When I would speak on panels at music conferences, I’d always find it funny how all of the panelists’ opinions were completely tainted by their own self-interest.
Someone would always ask us, “What’s the future of the music business?”
The guy whose company sells MP3s would say, “MP3s are the future. No DRM. Unencumbered. The public has spoken and they want MP3s.”
The guy whose company sells subscriptions would say, “Subscription services are the future. Anything, anytime, anywhere. No need to keep a huge music collection.”
The guy whose company sells CDs would say, “People still want something tangible they can hold in their hand. CDs are going to be around a long time.”
I would just say, “Nobody knows the future. Anyone who pretends to is full of shit and not to be trusted.” (Which would of course get a weird look from my fellow panelists, but oh well.)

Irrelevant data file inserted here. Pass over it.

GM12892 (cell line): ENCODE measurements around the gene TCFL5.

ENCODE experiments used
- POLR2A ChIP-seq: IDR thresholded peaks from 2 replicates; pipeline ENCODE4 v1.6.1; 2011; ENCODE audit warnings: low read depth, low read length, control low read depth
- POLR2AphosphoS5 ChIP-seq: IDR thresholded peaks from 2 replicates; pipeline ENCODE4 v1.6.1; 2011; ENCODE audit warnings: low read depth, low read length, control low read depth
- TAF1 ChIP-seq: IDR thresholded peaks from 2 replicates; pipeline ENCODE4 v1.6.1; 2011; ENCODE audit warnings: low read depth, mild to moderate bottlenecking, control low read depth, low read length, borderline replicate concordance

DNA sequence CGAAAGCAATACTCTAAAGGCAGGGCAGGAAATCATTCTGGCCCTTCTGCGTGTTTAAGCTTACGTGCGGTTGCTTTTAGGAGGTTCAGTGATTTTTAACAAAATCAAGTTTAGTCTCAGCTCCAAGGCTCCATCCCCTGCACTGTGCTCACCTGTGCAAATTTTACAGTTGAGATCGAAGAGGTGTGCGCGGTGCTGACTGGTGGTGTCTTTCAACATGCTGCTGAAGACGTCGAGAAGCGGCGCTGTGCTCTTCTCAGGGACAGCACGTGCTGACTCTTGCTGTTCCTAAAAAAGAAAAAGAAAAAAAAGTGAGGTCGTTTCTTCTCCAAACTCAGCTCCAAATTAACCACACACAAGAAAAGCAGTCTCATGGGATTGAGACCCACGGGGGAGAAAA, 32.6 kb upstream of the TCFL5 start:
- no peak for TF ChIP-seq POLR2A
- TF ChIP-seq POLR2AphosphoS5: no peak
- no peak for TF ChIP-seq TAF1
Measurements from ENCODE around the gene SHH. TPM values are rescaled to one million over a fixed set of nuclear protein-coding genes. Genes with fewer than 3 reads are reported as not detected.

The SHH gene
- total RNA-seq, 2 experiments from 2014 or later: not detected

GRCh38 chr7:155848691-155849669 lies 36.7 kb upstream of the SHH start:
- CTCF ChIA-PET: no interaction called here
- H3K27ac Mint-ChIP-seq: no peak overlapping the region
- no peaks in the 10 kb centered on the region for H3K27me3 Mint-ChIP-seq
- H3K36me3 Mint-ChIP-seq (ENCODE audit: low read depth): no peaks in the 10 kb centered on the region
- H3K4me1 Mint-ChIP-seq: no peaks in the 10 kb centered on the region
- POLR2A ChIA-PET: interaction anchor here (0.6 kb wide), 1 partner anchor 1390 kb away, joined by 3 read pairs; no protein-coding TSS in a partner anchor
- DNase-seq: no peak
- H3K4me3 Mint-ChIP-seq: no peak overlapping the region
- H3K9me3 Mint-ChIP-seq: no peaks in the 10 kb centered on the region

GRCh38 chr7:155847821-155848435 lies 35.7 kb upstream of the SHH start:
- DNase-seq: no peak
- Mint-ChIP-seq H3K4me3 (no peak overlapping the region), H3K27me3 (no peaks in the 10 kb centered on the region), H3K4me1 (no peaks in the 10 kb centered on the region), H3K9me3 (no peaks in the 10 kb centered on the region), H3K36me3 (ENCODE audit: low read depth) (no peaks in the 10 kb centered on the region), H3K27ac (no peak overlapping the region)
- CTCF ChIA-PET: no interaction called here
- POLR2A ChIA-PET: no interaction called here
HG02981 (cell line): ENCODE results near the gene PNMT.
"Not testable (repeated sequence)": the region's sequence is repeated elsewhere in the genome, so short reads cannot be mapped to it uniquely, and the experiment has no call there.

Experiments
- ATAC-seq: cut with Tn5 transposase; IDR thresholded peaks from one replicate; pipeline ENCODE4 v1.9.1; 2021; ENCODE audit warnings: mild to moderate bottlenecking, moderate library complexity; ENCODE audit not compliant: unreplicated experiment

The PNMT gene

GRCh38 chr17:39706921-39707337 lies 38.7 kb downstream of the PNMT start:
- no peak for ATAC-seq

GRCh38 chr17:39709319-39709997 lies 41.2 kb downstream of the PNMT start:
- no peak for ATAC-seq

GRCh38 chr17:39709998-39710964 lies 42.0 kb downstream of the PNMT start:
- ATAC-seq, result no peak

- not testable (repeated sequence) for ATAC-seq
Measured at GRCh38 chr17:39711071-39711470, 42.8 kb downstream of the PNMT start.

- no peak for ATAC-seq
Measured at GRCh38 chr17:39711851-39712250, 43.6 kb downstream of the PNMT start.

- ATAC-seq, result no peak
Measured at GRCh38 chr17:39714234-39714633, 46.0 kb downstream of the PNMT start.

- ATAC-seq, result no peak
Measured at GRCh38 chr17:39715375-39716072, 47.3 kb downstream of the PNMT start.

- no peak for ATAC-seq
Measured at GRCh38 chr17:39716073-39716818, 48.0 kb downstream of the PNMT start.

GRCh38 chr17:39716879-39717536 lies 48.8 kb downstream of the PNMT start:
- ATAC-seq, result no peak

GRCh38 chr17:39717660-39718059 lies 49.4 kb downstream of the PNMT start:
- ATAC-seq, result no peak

I still get asked to talk about the future of the music industry, but I just can’t. My answer to everything is, “I don’t know.”
For the last 11 years, I spent most waking hours thinking about how to sell and distribute music. I’m completely unobjective. I don’t have fresh eyes about it anymore. I know my opinion is not to be trusted.
You’d be better off to ask a young music fan or musician, unencumbered by too much knowledge of the past.
I love musicians. I love the creative process. I love the art and craft of learning, writing and playing music.
But the “industry” around it? Eh. No interest. Sorry. I’m burnt-out on that subject. I need to spend a couple years unlearning before I can think about it again.
“The illiterates of the 21st century will not be those who cannot read and write but those who cannot learn, unlearn, and relearn.”- Alvin Toffler
“I can’t understand why people are frightened of new ideas. I’m frightened of the old ones.” - John Cage